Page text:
-- Adonis Thomas and Grant Jerrett are the two most baffling decisions surrounding the NBA Draft, besides Marcus Smart returning to Oklahoma State. Thomas could well go undrafted and the 6-foot-10 Jerrett left after averaging 5.2 points per game. Thomas said he's down to 230 pounds from his playing weight this past season of 240, and couldn't give me a legitimate reason why he left Memphis after his sophomore season. Jerrett said that one of the reasons he left Arizona was because he felt as though his role wouldn't have increased with the return of Brandon Ashley and the arrival of talented freshman Aaron Gordon. Personally, I think he should have transferred, but he said he never considered it because he didn't want to sit out a year.

-- Nerlens Noel and Ryan Kelly both told me they measured in at 6-foot-11 3/4 with shoes. C.J. McCollum said he was 6-3 1/4 with shoes, Victor Oladipo was 6-foot-4 1/4 with shoes, Ben McLemore was 6-foot-3 barefoot and Erik Murphy said he was 6-foot-9 1/2 with shoes.

-- Michael Carter-Williams said the alterations with the mechanics of his shot have been overblown. He's been out on Long Island, N.Y., working with trainer Jay Hernandez (a former Hofstra player), and said he's been making certain to stay on top of his shot and also follow-through after shooting the ball. "It's nothing major," Carter-Williams said. "I have good form, but now I'm shooting the ball with more confidence."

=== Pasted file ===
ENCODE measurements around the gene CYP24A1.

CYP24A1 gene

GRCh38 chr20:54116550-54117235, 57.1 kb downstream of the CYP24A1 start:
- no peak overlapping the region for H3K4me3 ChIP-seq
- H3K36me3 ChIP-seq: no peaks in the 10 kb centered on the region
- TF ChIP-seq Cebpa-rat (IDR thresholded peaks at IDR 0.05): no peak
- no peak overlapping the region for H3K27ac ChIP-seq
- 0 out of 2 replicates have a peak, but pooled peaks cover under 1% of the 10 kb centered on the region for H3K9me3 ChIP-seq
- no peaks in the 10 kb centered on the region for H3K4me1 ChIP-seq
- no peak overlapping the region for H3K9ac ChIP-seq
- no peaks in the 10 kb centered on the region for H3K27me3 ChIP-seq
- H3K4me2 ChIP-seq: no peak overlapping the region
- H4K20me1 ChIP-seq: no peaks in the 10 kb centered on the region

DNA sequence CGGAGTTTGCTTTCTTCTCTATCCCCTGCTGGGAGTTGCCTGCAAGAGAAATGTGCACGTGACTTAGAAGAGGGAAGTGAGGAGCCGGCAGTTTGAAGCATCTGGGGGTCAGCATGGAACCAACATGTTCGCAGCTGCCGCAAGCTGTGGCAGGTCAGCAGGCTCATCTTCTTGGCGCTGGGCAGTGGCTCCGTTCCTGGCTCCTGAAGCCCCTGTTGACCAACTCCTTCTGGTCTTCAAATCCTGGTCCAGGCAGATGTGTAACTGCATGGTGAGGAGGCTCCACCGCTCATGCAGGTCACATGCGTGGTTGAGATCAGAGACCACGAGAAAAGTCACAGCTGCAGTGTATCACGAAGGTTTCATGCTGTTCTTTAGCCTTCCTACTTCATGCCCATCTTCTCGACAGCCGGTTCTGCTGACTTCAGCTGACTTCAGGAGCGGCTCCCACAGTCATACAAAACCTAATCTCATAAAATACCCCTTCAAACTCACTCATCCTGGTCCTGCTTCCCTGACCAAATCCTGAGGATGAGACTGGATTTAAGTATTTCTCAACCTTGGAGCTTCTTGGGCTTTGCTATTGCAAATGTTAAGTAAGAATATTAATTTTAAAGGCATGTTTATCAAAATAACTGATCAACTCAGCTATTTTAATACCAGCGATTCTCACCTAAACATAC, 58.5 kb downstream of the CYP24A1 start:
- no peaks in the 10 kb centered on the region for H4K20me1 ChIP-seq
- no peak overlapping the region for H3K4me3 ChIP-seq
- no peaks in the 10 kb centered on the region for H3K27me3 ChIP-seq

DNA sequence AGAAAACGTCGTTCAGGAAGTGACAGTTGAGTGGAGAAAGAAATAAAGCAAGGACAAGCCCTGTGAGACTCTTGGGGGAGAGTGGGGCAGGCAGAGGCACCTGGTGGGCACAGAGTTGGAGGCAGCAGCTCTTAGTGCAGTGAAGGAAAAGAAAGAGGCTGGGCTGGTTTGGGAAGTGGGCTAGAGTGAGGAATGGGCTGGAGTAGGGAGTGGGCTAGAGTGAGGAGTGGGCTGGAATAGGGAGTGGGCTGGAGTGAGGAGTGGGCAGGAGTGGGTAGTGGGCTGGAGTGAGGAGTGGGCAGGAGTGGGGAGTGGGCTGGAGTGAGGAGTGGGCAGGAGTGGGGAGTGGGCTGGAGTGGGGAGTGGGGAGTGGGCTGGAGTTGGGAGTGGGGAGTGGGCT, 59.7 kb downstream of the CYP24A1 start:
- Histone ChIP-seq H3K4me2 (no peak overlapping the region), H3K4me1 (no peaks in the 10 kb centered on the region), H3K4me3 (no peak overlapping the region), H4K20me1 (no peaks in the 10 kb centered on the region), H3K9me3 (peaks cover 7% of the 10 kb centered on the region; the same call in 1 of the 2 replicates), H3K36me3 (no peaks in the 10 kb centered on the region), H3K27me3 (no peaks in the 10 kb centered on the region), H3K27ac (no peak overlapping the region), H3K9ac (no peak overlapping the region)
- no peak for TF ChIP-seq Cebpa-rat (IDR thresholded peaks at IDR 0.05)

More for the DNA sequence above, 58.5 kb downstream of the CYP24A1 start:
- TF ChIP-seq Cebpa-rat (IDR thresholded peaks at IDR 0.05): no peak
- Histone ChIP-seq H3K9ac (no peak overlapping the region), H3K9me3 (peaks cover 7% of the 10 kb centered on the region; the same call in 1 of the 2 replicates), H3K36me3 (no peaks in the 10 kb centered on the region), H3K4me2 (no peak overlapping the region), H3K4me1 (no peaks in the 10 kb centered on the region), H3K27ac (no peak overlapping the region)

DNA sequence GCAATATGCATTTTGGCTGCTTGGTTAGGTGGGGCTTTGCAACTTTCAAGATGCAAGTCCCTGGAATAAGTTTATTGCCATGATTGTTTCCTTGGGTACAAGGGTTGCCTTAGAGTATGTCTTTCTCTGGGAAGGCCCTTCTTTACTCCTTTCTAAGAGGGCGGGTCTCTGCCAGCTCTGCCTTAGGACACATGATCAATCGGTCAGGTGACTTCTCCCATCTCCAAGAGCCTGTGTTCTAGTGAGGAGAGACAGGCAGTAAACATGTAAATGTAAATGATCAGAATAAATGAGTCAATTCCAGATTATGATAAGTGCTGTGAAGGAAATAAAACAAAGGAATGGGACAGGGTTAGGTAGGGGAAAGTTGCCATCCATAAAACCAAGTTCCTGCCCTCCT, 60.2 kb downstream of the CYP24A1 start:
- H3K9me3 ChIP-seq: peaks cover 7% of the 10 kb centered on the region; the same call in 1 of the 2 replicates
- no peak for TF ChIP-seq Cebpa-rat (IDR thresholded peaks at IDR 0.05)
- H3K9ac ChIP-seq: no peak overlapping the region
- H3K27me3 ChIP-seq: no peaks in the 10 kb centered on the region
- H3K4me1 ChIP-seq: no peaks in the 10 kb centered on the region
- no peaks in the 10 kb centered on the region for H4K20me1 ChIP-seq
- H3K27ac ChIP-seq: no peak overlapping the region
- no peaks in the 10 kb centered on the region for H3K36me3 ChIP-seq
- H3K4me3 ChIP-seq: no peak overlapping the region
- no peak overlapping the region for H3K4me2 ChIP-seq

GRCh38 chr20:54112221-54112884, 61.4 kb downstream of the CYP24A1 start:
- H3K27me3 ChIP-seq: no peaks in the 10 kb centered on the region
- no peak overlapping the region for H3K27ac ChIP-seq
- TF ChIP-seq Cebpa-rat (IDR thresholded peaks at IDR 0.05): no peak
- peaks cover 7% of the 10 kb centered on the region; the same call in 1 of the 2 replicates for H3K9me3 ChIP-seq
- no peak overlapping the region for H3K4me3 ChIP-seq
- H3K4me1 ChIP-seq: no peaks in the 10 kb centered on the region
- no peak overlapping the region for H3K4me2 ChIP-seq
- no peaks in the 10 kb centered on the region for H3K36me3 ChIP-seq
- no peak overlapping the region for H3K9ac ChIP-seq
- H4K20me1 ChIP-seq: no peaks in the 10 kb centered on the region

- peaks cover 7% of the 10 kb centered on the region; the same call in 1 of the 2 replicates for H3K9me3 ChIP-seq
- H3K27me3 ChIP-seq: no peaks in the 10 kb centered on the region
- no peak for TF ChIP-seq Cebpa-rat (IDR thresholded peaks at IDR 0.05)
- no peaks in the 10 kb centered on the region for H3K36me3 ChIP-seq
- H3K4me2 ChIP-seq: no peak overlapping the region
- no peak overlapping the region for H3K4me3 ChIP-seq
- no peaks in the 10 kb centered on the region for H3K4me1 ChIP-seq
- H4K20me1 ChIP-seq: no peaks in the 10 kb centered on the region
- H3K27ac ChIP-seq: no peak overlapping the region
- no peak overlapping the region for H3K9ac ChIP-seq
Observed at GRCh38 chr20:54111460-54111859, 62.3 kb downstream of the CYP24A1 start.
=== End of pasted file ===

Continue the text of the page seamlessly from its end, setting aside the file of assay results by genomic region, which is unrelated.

-- McCollum was cleared by doctors to play full-contact about 2 1/2 weeks ago, but his agent decided to hold him out from the event -- likely a combination of caution and also confidence that he's already entrenched as a lottery pick. The big question, besides McCollum's health, is whether the Lehigh guard is a point or an off-guard. He said he played primarily point guard growing up through high school, but then moved to the two-guard spot when he arrived in college because the program had a senior floor leader. The success of guys like Stephen Curry and Damian Lillard, two non-traditional point guards, should certain help his case in the draft.

-- New Phoenix Suns general manager Ryan McDonough was in attendance. I've known him for a decade or so, and he's a rising star in the business -- but he's certainly got his work cut out for him. He has to hire a staff and a head coach, and he's also got a roster that pales in comparison to the one John Calipari will possess in Lexington next season. When your best player is Goran Dragic, you have some major work to do. Remember, though, McDonough drafted Rajon Rondo and Avery Bradley -- and he'll have a lottery pick and also a late first-rounder to begin to build the franchise back.